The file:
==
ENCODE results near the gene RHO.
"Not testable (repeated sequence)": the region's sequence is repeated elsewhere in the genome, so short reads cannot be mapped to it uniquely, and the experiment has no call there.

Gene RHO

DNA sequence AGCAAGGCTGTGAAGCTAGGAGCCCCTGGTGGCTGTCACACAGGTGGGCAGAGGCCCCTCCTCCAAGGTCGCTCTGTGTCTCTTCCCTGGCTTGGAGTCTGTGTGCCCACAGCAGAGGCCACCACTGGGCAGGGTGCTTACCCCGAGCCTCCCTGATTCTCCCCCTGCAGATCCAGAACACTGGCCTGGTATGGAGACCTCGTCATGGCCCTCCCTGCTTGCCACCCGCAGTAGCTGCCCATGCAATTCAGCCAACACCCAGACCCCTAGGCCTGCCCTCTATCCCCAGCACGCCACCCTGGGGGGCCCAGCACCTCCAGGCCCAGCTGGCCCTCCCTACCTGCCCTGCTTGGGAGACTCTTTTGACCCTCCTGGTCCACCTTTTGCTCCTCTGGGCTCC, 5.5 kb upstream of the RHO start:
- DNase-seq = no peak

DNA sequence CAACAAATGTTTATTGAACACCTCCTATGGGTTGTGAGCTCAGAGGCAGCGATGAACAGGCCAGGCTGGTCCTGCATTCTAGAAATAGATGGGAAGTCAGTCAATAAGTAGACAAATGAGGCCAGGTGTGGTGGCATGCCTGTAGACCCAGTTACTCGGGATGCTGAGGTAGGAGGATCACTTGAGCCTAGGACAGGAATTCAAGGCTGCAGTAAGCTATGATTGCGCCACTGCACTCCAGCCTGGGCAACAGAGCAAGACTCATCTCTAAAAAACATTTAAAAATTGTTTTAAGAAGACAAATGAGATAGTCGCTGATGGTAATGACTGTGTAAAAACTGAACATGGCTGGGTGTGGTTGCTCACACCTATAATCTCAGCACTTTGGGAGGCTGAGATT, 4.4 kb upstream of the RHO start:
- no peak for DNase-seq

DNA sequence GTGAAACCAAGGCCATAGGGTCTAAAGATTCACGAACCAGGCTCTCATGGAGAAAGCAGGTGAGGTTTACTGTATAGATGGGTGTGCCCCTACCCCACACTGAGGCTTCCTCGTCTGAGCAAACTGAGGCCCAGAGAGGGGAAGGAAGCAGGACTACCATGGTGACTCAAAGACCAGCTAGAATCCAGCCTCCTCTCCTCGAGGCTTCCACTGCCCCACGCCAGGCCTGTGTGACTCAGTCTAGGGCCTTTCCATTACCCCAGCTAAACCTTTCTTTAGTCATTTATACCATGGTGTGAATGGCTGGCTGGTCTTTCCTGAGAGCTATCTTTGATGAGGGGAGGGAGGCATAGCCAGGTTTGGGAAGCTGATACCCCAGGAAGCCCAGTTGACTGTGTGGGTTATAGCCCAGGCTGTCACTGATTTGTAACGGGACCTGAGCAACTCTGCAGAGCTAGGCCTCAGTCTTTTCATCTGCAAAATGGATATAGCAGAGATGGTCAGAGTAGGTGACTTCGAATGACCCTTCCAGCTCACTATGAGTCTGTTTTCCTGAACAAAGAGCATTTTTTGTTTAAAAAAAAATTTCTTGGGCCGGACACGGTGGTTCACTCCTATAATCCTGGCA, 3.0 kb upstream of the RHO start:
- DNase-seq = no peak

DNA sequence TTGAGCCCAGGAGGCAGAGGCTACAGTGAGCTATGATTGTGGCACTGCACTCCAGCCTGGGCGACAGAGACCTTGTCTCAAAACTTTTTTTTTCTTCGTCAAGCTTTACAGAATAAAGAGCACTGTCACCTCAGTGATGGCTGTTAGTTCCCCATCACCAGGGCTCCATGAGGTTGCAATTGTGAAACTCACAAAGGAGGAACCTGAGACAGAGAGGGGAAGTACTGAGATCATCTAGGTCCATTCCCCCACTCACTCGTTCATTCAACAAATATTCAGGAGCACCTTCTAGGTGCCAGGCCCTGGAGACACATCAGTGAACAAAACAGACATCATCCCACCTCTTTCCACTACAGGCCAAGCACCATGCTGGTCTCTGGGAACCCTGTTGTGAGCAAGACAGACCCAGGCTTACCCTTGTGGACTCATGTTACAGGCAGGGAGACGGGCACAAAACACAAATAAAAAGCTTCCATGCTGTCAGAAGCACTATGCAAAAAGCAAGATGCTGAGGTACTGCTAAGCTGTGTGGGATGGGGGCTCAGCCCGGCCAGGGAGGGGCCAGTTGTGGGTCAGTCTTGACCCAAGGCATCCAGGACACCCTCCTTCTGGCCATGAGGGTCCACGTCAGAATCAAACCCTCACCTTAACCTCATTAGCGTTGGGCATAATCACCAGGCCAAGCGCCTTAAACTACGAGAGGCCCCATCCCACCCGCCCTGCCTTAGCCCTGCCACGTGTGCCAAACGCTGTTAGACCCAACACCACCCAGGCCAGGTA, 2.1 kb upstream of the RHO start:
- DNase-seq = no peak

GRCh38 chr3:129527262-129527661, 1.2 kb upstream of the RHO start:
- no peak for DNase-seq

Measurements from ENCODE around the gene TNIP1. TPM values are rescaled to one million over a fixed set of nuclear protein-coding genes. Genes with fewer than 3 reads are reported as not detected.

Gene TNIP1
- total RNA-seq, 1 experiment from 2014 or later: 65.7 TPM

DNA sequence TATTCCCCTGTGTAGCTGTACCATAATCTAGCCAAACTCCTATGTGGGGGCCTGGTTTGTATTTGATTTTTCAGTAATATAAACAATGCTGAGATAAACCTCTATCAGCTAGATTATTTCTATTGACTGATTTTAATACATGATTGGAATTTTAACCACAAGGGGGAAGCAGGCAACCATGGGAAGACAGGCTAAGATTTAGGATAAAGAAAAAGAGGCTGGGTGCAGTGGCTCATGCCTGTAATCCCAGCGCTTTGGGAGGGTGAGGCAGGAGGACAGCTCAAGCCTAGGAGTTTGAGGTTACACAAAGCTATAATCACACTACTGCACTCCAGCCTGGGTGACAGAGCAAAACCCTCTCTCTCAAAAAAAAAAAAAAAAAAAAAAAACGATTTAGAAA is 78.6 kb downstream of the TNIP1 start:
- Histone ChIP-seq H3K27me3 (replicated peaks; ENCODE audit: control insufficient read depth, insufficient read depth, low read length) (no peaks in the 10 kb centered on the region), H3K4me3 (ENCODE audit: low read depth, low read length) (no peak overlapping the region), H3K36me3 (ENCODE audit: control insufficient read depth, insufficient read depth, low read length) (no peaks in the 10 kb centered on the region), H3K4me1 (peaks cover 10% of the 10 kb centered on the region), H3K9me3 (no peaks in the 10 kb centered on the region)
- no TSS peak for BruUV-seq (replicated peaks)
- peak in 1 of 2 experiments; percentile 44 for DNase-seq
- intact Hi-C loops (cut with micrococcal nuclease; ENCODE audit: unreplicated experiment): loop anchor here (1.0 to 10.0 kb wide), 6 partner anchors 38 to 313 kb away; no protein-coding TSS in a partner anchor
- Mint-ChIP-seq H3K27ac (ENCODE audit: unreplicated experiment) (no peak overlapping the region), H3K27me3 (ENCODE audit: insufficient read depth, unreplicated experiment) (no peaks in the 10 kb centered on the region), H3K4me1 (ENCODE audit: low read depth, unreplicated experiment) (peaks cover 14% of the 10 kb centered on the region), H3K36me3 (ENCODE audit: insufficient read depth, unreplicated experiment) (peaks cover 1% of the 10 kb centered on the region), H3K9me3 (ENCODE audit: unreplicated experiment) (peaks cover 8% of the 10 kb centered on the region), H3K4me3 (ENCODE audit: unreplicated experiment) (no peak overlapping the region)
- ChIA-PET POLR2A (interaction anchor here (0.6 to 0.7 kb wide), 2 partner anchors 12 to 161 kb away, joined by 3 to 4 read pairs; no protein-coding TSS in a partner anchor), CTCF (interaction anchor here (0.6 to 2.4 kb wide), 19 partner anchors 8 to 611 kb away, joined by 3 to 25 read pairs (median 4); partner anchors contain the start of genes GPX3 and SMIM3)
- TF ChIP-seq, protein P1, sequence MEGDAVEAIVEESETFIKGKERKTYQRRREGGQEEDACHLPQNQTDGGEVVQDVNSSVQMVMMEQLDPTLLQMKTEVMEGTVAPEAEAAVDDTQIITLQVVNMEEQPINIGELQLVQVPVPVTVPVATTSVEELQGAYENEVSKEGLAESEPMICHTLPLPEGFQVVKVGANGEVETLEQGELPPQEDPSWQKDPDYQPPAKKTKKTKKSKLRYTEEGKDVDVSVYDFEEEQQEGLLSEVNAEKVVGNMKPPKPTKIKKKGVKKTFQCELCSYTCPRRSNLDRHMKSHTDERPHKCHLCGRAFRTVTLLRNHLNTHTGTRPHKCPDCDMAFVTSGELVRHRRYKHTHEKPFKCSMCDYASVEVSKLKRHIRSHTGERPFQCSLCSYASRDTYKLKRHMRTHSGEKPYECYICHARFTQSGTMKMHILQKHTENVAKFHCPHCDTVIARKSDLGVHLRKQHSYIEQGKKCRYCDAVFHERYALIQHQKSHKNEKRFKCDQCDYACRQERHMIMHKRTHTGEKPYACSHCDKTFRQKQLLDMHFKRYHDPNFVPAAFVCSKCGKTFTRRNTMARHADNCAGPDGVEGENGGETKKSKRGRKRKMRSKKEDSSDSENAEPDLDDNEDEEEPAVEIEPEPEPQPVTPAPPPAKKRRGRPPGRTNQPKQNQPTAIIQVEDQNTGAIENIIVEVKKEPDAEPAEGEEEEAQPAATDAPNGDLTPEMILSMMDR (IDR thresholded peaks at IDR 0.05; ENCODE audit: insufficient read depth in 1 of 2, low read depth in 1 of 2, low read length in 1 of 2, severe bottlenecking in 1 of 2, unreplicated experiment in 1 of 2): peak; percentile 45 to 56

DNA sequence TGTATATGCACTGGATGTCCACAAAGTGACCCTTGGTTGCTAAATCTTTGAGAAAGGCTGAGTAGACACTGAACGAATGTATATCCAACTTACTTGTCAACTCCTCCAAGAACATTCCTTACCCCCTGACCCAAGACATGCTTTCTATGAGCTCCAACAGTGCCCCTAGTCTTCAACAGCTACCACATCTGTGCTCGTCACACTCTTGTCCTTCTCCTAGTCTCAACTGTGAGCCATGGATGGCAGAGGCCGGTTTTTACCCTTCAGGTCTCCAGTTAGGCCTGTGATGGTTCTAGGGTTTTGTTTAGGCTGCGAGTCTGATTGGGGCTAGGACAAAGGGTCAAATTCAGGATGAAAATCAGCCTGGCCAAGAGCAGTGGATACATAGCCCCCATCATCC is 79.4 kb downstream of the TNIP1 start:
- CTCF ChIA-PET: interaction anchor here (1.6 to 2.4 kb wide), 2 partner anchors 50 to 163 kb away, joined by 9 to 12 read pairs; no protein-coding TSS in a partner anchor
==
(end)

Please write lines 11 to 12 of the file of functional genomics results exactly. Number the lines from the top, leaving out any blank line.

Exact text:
- DNase-seq = no peak

GRCh38 chr3:129527262-129527661, 1.2 kb upstream of the RHO start: